Circumcision was a different way to solve the problem, because it did not focus on what these people were by nature, but what they did now. Ritual could serve to overcome the differences, by actually changing what Idumeans were—by changing the official image of what they did. This may also explain why the Hasmoneans presented the Idumeans as originally uncircumcised, which apparently they were not. If the Idumeans had been represented as already prac- ticing circumcision, they could not have been incorporated now by means of ritual.

Ancestry and Merit The difference between being something by nature and doing some- thing can be translated quite easily into our model of ancestry and merit. It is remarkable that the same rulers whose strategies for legiti- mizing leadership demanded a focus on merit instead of ancestry also and probably assumed the function described by Cavalier , her arguments against its authenticity are rather weak. For the translation chosen here, see Cohen, Beginnings of Jewishness, —82, and Thiessen, Genealogy, Circumcision and Conversion, 11 note 24 with further bibliography.

The portrait of Esau in Jubilees is, however, not decisive evidence for this theory and can even be read as establishing the genealogical difference between Israel and all other nations, see Thiessen, Genealogy, Circumcision and Conversion, — The effect of this innovation can be seen almost immediately. When the story of Dinah is retold in several versions, the circumcision of the Shechemites becomes a problem and is sometimes left out com- pletely. Women from the Herodian dynasty were apparently available only to men who under- went circumcision.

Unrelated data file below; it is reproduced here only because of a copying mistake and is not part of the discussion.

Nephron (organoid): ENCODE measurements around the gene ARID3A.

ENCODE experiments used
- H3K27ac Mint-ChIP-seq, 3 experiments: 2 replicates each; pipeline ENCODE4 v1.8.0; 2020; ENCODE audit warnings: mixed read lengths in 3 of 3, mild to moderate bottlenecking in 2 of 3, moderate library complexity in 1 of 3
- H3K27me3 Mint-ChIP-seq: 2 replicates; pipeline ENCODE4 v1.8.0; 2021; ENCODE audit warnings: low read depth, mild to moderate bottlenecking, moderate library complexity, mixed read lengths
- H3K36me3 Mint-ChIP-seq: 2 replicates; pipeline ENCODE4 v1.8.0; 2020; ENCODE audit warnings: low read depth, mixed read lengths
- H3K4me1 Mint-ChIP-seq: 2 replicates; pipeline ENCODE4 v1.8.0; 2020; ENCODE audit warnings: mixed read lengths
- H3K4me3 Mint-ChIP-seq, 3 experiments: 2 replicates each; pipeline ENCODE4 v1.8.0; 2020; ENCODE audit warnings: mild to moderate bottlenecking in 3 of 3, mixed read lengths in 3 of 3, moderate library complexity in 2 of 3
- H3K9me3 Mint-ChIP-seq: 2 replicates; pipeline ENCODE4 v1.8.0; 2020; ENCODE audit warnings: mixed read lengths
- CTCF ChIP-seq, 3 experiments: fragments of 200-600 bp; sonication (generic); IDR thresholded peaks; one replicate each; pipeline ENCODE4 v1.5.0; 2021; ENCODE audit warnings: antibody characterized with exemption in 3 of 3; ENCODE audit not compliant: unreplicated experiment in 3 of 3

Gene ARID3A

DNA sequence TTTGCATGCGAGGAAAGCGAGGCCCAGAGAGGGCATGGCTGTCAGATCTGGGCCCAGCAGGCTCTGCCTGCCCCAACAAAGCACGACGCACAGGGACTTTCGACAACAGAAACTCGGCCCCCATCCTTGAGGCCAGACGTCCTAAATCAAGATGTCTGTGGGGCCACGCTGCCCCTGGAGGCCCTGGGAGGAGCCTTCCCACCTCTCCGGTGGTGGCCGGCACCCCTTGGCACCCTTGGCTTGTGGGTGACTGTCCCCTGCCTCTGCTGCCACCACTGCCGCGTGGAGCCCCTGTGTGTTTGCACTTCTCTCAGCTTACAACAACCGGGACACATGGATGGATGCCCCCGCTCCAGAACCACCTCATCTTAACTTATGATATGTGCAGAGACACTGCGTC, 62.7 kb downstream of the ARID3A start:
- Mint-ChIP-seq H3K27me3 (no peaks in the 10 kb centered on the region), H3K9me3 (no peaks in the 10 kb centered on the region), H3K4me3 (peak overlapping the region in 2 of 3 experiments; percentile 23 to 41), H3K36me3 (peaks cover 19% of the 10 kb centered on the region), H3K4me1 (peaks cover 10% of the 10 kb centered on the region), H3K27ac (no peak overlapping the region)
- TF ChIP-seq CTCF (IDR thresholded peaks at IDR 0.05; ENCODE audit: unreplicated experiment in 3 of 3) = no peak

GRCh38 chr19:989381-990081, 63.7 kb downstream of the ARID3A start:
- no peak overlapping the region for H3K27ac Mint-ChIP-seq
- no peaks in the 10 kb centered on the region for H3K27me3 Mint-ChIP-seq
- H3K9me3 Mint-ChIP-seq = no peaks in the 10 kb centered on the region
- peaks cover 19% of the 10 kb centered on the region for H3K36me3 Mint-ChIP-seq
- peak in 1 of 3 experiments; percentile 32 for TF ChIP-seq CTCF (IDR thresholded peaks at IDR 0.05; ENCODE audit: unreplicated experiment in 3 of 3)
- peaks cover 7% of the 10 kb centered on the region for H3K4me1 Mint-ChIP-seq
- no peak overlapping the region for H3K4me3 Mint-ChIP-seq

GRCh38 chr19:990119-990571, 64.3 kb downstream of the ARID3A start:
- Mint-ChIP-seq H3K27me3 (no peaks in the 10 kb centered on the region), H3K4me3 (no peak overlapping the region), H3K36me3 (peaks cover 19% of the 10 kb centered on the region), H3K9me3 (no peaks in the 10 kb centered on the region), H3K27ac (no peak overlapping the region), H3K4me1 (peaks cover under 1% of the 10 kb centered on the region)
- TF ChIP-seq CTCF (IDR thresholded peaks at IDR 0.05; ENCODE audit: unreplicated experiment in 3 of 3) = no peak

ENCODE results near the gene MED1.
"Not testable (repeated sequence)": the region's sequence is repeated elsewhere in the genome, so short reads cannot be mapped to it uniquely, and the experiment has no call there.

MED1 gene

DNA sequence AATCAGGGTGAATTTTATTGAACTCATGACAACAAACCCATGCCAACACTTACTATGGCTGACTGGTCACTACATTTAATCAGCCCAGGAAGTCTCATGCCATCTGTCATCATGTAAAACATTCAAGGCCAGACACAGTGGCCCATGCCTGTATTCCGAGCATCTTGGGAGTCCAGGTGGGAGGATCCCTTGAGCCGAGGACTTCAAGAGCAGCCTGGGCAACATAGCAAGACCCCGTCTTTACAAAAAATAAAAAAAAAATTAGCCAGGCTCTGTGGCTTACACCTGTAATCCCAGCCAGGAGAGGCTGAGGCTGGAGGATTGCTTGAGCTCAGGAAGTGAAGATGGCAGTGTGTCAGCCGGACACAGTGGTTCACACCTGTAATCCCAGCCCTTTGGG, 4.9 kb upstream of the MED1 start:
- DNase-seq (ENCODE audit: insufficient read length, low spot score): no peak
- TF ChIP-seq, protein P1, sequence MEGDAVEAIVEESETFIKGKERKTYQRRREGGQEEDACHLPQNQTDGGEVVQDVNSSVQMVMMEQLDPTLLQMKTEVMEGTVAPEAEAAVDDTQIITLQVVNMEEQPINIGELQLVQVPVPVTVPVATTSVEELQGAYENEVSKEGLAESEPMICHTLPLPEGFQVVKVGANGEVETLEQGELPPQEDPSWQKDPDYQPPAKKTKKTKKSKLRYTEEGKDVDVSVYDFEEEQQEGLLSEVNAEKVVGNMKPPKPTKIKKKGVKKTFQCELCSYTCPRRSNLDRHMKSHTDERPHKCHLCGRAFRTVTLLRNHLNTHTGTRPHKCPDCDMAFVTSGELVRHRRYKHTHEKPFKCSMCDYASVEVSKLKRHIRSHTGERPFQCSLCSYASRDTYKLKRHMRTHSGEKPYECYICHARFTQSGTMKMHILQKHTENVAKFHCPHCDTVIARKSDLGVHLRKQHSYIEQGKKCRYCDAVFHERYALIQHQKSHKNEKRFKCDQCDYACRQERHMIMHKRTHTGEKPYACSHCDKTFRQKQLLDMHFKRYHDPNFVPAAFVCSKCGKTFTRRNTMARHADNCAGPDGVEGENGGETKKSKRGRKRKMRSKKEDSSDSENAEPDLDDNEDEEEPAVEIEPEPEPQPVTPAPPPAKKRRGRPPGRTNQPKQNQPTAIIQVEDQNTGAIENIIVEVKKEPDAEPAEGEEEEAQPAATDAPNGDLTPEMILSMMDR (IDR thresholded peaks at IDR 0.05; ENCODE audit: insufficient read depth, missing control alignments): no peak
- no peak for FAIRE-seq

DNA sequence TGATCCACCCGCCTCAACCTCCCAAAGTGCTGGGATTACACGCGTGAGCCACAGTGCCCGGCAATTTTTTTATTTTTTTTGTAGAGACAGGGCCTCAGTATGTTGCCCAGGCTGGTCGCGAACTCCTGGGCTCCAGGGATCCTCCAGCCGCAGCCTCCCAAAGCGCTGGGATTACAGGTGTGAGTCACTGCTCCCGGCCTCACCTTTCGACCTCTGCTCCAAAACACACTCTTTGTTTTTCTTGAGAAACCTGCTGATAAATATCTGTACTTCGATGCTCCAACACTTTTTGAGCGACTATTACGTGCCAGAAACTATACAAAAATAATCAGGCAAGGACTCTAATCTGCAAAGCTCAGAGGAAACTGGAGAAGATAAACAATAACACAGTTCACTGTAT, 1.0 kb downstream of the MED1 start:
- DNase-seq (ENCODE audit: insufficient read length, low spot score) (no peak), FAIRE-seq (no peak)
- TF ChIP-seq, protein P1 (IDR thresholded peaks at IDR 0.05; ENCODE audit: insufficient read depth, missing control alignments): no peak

In Ezra-Nehemia, intermarriage is opposed because the holy seed of Israel not just the priests would be polluted. Christine Hayes has shown this Ezran emphasis on genealogy to be standing in opposition to the Pentateuchal view; it was nevertheless adapted by texts like Jubilees and 4QMMT. I believe that in Hasmonean times an interdiscursive transfer occurred. Merit replaced ancestry as the primary criterion for legiti- mate rulership, albeit only for a short time.

And in a parallel develop- ment, the same shift occurred with regard to Jewish identity, but this change created an option that was long-lasting. Thus, contrary to an approach established by Cohen and followed by Himmelfarb, it seems 63 See especially Jub. Levi circumcision is not omitted, which makes it necessary for the author to give a rationale for why killing the Shechemites was nonetheless justified. See on the passage Pancratius C. To be sure, there are not many texts from the period under concern here that contain more genealogical vocabulary than the first book of the Maccabees.